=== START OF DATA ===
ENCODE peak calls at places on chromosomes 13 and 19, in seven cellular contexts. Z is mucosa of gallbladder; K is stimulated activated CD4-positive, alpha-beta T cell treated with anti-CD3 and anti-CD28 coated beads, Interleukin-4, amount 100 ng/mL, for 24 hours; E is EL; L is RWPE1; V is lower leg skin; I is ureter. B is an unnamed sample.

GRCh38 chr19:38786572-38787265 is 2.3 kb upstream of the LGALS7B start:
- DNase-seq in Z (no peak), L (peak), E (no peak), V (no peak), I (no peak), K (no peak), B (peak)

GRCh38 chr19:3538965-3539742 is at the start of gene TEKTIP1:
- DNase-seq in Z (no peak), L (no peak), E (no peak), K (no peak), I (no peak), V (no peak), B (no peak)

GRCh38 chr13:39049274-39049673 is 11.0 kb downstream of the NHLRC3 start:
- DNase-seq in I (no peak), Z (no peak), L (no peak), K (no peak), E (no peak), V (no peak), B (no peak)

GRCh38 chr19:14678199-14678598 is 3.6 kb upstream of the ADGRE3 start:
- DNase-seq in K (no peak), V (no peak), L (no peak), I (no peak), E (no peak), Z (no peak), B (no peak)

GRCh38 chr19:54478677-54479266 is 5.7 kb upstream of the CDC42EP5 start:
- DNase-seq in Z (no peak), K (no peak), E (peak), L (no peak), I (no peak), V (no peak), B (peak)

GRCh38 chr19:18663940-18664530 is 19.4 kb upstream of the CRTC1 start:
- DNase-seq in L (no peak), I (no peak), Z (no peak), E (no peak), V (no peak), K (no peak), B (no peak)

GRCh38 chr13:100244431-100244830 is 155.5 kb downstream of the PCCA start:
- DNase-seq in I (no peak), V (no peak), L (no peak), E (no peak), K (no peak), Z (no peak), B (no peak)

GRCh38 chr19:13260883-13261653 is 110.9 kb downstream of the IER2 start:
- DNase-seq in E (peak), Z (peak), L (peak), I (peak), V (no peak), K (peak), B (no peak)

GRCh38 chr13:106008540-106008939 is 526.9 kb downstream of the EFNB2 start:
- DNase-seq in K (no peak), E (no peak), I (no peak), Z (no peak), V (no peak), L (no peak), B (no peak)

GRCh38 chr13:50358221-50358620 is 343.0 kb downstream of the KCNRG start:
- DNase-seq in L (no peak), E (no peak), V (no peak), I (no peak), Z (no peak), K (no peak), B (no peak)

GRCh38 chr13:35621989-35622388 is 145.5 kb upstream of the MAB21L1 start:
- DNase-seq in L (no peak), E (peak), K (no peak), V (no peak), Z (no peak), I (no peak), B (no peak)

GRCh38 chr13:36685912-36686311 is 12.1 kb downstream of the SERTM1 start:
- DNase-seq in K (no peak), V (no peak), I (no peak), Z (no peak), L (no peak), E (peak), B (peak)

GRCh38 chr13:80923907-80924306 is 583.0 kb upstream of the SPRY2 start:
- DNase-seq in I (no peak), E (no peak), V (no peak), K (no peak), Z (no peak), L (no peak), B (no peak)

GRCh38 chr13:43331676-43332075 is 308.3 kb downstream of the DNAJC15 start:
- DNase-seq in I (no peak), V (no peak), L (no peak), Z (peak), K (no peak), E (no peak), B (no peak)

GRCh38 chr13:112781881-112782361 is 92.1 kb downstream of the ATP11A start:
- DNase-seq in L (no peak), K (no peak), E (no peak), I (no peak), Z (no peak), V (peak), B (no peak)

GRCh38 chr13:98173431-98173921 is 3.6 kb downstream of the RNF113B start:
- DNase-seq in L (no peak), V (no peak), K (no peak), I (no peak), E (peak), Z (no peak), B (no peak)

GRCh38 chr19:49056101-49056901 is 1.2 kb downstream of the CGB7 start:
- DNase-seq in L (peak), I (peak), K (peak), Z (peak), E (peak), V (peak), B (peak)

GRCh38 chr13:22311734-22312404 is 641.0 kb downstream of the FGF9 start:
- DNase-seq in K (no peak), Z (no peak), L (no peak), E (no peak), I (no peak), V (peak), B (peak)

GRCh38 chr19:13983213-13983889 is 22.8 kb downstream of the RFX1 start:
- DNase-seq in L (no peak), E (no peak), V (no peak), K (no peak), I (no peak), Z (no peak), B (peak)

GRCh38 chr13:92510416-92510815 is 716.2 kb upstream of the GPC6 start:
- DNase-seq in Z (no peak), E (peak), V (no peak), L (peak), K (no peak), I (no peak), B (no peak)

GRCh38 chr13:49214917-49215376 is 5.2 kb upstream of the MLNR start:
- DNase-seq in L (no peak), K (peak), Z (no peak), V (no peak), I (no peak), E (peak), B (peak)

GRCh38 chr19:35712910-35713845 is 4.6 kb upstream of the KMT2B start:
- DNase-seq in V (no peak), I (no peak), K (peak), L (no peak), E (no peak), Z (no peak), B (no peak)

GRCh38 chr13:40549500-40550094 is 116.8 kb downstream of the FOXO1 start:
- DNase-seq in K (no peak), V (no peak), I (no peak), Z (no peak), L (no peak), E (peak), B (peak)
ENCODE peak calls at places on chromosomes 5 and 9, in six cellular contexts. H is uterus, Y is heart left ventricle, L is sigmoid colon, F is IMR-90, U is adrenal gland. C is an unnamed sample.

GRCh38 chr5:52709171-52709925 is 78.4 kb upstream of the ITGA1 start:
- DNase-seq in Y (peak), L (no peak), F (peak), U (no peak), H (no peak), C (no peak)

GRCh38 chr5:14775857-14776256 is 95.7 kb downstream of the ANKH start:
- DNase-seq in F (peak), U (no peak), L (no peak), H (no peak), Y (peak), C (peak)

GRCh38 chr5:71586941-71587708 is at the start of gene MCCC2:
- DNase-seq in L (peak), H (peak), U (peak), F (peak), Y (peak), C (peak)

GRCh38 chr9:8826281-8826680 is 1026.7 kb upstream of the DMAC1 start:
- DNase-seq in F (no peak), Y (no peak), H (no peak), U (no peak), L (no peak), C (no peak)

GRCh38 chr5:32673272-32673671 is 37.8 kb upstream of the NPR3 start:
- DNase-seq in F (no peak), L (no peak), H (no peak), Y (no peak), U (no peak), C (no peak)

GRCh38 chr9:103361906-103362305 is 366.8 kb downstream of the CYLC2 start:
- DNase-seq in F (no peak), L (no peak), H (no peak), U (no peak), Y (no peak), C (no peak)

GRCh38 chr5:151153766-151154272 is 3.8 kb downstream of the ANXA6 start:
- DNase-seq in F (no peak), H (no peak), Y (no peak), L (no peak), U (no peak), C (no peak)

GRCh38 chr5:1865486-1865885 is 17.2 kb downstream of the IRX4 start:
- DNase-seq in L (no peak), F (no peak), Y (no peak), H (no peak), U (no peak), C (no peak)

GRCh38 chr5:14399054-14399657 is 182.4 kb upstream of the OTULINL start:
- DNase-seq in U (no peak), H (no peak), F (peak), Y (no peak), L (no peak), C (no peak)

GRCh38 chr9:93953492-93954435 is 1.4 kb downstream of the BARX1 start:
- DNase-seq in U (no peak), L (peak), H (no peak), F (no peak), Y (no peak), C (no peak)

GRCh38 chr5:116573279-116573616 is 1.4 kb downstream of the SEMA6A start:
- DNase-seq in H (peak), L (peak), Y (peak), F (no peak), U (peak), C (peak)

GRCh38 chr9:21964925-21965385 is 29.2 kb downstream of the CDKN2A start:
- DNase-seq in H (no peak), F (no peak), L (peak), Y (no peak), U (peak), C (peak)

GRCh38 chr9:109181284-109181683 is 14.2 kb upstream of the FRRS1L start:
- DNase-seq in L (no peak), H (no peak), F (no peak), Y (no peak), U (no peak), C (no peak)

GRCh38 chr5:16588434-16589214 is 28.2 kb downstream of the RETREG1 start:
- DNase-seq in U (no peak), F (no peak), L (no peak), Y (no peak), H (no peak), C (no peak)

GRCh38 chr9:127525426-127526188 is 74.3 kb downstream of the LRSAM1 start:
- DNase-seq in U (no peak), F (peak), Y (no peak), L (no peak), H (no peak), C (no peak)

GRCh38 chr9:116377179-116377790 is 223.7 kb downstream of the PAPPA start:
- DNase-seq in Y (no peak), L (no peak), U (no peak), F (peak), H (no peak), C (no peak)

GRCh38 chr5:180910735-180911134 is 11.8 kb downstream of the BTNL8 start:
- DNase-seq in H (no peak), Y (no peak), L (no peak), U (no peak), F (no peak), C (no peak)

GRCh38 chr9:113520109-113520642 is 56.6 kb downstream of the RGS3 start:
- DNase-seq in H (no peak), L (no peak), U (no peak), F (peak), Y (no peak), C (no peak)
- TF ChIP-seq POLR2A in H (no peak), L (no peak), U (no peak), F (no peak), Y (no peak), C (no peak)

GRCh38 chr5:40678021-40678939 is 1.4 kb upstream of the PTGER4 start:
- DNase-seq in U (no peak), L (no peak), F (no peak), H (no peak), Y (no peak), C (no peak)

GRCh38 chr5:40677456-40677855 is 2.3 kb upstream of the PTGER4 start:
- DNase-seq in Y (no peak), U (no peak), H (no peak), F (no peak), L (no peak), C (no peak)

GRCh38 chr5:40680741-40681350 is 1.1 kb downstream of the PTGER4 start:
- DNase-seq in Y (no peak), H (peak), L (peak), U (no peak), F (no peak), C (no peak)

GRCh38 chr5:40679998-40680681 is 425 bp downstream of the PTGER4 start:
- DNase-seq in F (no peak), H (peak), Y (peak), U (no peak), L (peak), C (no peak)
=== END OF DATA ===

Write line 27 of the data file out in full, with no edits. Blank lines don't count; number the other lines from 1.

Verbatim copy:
- DNase-seq in I (no peak), E (no peak), V (no peak), K (no peak), Z (no peak), L (no peak), B (no peak)